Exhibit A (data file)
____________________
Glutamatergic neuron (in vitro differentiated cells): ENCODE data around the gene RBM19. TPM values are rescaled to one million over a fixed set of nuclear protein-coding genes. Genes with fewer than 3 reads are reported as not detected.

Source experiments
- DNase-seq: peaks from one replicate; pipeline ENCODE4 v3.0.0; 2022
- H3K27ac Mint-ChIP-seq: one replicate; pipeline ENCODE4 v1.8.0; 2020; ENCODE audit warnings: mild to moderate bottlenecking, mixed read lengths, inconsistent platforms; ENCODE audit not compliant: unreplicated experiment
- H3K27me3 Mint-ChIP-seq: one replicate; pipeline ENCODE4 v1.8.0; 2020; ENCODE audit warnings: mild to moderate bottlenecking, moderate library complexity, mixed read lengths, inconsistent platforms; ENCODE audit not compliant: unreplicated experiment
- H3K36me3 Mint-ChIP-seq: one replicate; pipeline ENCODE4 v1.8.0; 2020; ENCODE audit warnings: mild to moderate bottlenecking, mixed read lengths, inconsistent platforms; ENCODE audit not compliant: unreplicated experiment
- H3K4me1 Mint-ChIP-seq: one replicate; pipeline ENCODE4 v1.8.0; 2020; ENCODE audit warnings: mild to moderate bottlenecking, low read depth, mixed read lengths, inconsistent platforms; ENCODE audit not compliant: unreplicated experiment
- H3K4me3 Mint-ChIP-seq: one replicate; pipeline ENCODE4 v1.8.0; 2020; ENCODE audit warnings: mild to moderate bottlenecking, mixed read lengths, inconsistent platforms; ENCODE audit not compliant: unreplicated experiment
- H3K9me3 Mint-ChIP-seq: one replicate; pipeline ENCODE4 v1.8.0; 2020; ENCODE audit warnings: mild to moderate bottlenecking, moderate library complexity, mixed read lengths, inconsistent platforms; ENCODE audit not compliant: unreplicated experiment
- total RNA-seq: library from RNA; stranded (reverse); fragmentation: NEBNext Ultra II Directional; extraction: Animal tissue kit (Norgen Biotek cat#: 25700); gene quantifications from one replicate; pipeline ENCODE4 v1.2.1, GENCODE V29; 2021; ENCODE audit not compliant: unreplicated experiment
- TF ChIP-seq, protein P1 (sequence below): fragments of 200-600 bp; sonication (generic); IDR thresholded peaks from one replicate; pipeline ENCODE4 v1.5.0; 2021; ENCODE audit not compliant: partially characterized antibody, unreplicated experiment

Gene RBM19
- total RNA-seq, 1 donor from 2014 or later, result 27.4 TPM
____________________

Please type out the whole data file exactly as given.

Glutamatergic neuron (in vitro differentiated cells): ENCODE data around the gene RBM19. TPM values are rescaled to one million over a fixed set of nuclear protein-coding genes. Genes with fewer than 3 reads are reported as not detected.

Source experiments
- DNase-seq: peaks from one replicate; pipeline ENCODE4 v3.0.0; 2022
- H3K27ac Mint-ChIP-seq: one replicate; pipeline ENCODE4 v1.8.0; 2020; ENCODE audit warnings: mild to moderate bottlenecking, mixed read lengths, inconsistent platforms; ENCODE audit not compliant: unreplicated experiment
- H3K27me3 Mint-ChIP-seq: one replicate; pipeline ENCODE4 v1.8.0; 2020; ENCODE audit warnings: mild to moderate bottlenecking, moderate library complexity, mixed read lengths, inconsistent platforms; ENCODE audit not compliant: unreplicated experiment
- H3K36me3 Mint-ChIP-seq: one replicate; pipeline ENCODE4 v1.8.0; 2020; ENCODE audit warnings: mild to moderate bottlenecking, mixed read lengths, inconsistent platforms; ENCODE audit not compliant: unreplicated experiment
- H3K4me1 Mint-ChIP-seq: one replicate; pipeline ENCODE4 v1.8.0; 2020; ENCODE audit warnings: mild to moderate bottlenecking, low read depth, mixed read lengths, inconsistent platforms; ENCODE audit not compliant: unreplicated experiment
- H3K4me3 Mint-ChIP-seq: one replicate; pipeline ENCODE4 v1.8.0; 2020; ENCODE audit warnings: mild to moderate bottlenecking, mixed read lengths, inconsistent platforms; ENCODE audit not compliant: unreplicated experiment
- H3K9me3 Mint-ChIP-seq: one replicate; pipeline ENCODE4 v1.8.0; 2020; ENCODE audit warnings: mild to moderate bottlenecking, moderate library complexity, mixed read lengths, inconsistent platforms; ENCODE audit not compliant: unreplicated experiment
- total RNA-seq: library from RNA; stranded (reverse); fragmentation: NEBNext Ultra II Directional; extraction: Animal tissue kit (Norgen Biotek cat#: 25700); gene quantifications from one replicate; pipeline ENCODE4 v1.2.1, GENCODE V29; 2021; ENCODE audit not compliant: unreplicated experiment
- TF ChIP-seq, protein P1 (sequence below): fragments of 200-600 bp; sonication (generic); IDR thresholded peaks from one replicate; pipeline ENCODE4 v1.5.0; 2021; ENCODE audit not compliant: partially characterized antibody, unreplicated experiment

Gene RBM19
- total RNA-seq, 1 donor from 2014 or later, result 27.4 TPM